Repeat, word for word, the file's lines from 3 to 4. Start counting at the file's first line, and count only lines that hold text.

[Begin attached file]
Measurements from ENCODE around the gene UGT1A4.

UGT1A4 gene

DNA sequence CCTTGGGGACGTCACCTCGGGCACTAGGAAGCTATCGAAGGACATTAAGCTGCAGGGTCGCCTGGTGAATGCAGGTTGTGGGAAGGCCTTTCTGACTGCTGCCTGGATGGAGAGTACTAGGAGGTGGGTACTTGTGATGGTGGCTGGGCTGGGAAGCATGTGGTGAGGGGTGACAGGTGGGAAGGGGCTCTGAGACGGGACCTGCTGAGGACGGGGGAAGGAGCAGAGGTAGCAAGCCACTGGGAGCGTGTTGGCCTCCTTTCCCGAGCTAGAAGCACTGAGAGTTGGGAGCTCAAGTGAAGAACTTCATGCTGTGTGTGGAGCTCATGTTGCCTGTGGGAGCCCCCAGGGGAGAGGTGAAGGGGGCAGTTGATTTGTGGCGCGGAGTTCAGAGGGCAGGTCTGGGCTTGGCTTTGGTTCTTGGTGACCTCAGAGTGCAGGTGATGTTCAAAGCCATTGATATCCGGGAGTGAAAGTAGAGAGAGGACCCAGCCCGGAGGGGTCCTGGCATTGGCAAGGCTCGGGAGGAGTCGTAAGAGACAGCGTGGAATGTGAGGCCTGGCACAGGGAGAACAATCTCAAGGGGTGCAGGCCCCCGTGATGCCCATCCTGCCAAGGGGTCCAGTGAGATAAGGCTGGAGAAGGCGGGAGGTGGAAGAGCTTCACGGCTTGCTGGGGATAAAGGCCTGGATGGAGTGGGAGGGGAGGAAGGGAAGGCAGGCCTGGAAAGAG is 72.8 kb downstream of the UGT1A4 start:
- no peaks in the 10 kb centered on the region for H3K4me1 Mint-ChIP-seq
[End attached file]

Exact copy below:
DNA sequence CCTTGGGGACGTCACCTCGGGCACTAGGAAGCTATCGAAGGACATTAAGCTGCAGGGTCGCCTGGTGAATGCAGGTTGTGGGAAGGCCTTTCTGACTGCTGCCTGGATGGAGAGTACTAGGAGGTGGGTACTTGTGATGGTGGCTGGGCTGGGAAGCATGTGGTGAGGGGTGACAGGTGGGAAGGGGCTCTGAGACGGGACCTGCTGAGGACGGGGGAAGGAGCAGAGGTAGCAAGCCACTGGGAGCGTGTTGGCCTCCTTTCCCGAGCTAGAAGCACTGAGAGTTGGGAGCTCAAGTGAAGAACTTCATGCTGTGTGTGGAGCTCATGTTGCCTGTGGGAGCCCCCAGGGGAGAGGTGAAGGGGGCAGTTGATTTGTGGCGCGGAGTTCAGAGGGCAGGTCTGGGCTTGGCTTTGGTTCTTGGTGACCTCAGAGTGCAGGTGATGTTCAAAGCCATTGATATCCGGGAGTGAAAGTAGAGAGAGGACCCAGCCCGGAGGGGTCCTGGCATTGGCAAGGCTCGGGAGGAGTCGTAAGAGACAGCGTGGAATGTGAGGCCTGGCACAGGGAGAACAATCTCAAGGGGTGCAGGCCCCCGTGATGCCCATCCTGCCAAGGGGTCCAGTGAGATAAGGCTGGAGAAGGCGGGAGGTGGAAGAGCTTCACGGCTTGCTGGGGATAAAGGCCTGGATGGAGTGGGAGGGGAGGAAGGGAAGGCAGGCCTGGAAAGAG is 72.8 kb downstream of the UGT1A4 start:
- no peaks in the 10 kb centered on the region for H3K4me1 Mint-ChIP-seq